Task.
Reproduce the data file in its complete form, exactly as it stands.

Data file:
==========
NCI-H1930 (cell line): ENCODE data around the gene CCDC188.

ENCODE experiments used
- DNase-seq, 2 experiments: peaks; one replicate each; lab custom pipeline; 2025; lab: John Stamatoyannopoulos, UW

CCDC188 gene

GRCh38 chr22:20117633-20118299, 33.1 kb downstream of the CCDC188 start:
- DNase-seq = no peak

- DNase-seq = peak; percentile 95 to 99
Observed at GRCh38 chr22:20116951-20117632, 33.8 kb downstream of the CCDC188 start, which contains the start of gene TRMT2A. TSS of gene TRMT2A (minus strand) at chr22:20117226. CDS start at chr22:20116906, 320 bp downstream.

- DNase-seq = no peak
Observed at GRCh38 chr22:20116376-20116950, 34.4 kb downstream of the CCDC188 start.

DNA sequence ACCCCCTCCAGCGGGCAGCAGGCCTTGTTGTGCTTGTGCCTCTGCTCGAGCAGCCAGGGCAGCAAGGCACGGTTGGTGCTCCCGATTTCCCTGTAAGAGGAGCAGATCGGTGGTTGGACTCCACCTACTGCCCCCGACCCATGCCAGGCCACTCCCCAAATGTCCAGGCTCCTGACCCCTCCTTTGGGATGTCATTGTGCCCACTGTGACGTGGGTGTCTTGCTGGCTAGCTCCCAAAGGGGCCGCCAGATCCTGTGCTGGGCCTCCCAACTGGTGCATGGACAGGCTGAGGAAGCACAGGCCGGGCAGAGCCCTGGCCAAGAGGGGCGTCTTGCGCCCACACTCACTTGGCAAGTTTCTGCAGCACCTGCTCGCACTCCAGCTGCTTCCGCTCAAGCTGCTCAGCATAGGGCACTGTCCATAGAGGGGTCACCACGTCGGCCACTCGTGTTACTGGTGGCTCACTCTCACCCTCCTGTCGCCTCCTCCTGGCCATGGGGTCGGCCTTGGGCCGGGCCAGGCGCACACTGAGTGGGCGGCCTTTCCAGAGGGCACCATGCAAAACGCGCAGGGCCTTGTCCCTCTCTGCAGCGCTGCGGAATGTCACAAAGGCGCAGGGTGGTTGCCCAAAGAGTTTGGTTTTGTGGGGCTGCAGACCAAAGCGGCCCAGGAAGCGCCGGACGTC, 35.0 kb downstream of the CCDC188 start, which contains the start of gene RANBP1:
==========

NCI-H1930 (cell line): ENCODE data around the gene CCDC188.

ENCODE experiments used
- DNase-seq, 2 experiments: peaks; one replicate each; lab custom pipeline; 2025; lab: John Stamatoyannopoulos, UW

CCDC188 gene

GRCh38 chr22:20117633-20118299, 33.1 kb downstream of the CCDC188 start:
- DNase-seq = no peak

- DNase-seq = peak; percentile 95 to 99
Observed at GRCh38 chr22:20116951-20117632, 33.8 kb downstream of the CCDC188 start, which contains the start of gene TRMT2A. TSS of gene TRMT2A (minus strand) at chr22:20117226. CDS start at chr22:20116906, 320 bp downstream.

- DNase-seq = no peak
Observed at GRCh38 chr22:20116376-20116950, 34.4 kb downstream of the CCDC188 start.

DNA sequence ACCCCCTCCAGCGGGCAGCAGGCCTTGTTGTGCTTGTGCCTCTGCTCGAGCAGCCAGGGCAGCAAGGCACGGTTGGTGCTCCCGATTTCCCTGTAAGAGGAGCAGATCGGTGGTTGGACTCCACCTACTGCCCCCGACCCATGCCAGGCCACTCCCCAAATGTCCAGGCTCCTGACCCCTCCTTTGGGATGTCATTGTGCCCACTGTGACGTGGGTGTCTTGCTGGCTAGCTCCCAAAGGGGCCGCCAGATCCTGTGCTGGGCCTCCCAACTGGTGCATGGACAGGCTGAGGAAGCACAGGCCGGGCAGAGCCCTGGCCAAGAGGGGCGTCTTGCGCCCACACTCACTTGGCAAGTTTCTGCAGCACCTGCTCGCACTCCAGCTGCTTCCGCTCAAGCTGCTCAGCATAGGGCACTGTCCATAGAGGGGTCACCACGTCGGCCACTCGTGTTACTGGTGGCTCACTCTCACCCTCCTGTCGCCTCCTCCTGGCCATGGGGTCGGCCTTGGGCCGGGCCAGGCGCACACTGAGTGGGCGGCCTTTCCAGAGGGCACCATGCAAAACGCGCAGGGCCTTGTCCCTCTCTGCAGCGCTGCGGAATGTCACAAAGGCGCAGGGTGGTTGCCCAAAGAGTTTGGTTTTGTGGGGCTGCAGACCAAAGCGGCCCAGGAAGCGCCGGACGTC, 35.0 kb downstream of the CCDC188 start, which contains the start of gene RANBP1: